During the excavations carried out in the archaeological area of Uqeirbat in the northern part of Syria, a great early Byzantine mosaic was unearthed.
According to the General Directorate of Antiquities and Museums (DGAM), the huge mosaic, measuring 450 square meters, is the second largest mosaic in Syria after the mosaic in Tayebt al-Imam.
According to DGAM director Mahmoud Hamoud, the mosaic is part of a church floor dating back to the 5th century AD and depicting various religious scenes.
Hamoud said, "There are various rare geometric, vegetal and animal forms such as stages of fertility and renewal life-tree, as well as known religious associations such as scenes, peacocks, waterbirds, black pigeons, sheep and deer."
The mosaic contains 14 Greek written texts within the geometric frameworks of the names of the authors' financiers.
The mosaic church consists of three sections separated by columns: a main central area and a façade on both sides. The church walls were built of hard limestone, which still existed.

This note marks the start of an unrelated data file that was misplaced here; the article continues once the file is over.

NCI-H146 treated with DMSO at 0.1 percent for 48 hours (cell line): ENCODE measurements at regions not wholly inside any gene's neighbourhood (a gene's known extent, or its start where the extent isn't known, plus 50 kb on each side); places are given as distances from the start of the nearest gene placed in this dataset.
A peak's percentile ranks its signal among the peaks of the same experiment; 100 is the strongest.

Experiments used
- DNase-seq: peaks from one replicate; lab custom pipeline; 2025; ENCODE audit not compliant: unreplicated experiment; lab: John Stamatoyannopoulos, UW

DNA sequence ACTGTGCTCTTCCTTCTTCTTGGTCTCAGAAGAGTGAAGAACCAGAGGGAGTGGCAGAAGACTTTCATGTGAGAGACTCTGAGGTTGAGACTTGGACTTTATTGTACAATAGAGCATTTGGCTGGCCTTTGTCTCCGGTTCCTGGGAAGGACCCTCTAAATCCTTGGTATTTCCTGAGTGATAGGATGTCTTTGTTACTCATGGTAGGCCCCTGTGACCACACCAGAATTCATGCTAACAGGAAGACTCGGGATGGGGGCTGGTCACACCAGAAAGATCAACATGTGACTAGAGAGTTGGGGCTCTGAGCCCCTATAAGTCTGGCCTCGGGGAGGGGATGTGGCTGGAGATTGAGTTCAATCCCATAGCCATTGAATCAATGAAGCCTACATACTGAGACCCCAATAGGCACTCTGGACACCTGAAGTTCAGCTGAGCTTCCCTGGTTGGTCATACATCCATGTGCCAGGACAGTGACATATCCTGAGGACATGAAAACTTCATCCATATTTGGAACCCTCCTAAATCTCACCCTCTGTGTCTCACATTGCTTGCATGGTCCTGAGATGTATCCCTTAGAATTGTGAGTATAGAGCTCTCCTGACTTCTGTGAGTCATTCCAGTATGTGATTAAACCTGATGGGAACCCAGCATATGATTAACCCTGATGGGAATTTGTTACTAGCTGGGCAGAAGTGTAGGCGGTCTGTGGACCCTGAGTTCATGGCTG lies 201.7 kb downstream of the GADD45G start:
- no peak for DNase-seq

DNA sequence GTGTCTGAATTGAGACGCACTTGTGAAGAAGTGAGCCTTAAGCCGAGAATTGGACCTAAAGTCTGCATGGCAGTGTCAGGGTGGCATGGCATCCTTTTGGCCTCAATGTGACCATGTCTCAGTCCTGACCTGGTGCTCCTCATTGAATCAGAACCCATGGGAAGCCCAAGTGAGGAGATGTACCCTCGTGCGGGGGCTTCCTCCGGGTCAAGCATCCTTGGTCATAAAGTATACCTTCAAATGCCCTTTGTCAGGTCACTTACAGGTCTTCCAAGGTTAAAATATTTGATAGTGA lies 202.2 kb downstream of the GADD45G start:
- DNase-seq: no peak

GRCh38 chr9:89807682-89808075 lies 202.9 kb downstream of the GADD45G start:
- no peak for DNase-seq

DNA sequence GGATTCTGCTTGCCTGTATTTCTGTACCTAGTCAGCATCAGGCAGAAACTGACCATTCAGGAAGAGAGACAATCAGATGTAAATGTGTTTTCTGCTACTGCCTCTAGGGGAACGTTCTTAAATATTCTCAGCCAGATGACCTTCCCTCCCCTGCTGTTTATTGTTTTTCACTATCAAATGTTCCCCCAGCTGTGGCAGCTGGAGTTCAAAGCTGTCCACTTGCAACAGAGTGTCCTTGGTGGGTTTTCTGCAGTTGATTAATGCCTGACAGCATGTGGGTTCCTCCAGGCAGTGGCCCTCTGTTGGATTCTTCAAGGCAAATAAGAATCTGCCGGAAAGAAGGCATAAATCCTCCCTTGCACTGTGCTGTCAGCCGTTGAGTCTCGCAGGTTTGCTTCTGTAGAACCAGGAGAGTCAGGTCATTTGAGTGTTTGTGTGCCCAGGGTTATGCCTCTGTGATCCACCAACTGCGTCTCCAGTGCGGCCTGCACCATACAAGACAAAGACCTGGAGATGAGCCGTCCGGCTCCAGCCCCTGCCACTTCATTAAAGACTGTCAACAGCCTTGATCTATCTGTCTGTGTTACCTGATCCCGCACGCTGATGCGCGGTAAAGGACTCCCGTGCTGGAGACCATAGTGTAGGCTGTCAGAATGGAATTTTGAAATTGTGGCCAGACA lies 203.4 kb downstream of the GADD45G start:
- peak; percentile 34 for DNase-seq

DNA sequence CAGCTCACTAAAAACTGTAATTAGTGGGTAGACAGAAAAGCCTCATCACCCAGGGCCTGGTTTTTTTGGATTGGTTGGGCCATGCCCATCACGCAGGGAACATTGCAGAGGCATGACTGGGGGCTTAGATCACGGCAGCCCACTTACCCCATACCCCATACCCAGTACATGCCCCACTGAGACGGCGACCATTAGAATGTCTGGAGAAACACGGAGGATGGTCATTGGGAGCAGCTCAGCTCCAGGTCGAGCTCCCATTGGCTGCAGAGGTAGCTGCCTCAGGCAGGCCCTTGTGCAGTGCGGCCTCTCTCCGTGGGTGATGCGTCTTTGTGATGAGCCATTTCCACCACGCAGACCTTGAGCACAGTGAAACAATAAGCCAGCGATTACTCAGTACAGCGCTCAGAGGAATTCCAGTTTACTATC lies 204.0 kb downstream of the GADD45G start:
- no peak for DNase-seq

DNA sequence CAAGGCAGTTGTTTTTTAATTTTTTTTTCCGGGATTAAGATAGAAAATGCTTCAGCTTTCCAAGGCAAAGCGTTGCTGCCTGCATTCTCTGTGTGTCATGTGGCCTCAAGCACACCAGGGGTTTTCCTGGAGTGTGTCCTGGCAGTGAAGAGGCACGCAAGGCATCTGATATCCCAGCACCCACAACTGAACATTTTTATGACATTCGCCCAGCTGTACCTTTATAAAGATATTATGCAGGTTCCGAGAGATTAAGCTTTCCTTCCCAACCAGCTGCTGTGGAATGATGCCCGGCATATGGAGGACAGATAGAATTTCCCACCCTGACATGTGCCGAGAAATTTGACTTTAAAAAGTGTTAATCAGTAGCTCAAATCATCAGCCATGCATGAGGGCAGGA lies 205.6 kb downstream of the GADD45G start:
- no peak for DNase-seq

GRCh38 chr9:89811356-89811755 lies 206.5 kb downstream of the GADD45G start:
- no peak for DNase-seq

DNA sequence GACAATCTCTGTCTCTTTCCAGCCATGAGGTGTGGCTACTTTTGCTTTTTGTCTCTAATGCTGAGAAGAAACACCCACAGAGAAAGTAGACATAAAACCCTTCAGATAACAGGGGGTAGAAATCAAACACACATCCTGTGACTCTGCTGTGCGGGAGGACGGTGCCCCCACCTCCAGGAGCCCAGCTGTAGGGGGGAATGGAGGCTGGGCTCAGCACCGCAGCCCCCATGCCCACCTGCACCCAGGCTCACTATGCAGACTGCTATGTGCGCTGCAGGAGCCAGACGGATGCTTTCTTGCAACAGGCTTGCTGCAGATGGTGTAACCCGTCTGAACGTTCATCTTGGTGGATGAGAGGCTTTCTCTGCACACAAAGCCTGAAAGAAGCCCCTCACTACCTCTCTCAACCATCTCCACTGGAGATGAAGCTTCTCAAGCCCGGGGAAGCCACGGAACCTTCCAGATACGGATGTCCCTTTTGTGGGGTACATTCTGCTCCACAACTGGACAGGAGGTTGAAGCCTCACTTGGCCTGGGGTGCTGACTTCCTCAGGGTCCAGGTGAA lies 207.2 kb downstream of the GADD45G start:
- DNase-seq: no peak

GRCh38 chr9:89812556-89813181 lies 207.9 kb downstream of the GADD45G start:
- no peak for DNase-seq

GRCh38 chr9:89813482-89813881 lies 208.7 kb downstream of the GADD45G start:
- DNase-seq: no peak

The Uqeirbat archaeological site was discovered three months ago after the cleansing of the Syrian army of the Syrian army, which informed the MGM about the findings. Since then, the Directorate has been constantly working to uncover the mosaic that was removed and relayed to the Hama National Museum.
The Uqeirbat archaeological site was located three months before the Syrian Arab army scans the remains of Dash terrorists who informed the DGAM about the finding. Since then, the Directorate has been constantly working to uncover the mosaic that was removed and relayed to the Hama National Museum.
Syrian Arab News Agency. April 26, 2018.